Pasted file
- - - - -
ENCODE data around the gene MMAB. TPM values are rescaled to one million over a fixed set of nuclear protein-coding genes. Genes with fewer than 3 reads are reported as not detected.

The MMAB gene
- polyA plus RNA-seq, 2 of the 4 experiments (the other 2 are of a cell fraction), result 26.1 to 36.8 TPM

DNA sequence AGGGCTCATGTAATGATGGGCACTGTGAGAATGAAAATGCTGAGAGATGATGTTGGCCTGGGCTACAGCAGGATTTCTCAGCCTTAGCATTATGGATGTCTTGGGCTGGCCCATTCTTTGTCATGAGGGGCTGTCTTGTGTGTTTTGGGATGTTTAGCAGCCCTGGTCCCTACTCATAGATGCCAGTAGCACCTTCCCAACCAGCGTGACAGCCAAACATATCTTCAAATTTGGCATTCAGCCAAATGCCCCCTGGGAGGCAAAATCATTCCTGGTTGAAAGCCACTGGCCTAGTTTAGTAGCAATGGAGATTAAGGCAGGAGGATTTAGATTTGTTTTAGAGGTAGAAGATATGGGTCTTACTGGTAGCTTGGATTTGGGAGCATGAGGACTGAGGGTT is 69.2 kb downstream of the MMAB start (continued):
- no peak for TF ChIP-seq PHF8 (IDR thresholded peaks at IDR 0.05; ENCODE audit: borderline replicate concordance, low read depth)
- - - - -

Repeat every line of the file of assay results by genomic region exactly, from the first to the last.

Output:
ENCODE data around the gene MMAB. TPM values are rescaled to one million over a fixed set of nuclear protein-coding genes. Genes with fewer than 3 reads are reported as not detected.

The MMAB gene
- polyA plus RNA-seq, 2 of the 4 experiments (the other 2 are of a cell fraction), result 26.1 to 36.8 TPM

DNA sequence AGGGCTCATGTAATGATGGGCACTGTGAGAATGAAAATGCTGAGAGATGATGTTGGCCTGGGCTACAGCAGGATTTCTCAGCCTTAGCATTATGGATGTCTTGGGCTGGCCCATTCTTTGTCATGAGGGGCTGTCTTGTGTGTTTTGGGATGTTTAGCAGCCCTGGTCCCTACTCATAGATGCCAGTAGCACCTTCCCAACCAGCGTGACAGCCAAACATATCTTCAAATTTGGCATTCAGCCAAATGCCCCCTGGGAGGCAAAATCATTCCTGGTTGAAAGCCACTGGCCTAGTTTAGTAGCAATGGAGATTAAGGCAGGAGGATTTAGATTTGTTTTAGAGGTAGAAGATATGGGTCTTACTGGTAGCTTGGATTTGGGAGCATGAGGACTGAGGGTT is 69.2 kb downstream of the MMAB start (continued):
- no peak for TF ChIP-seq PHF8 (IDR thresholded peaks at IDR 0.05; ENCODE audit: borderline replicate concordance, low read depth)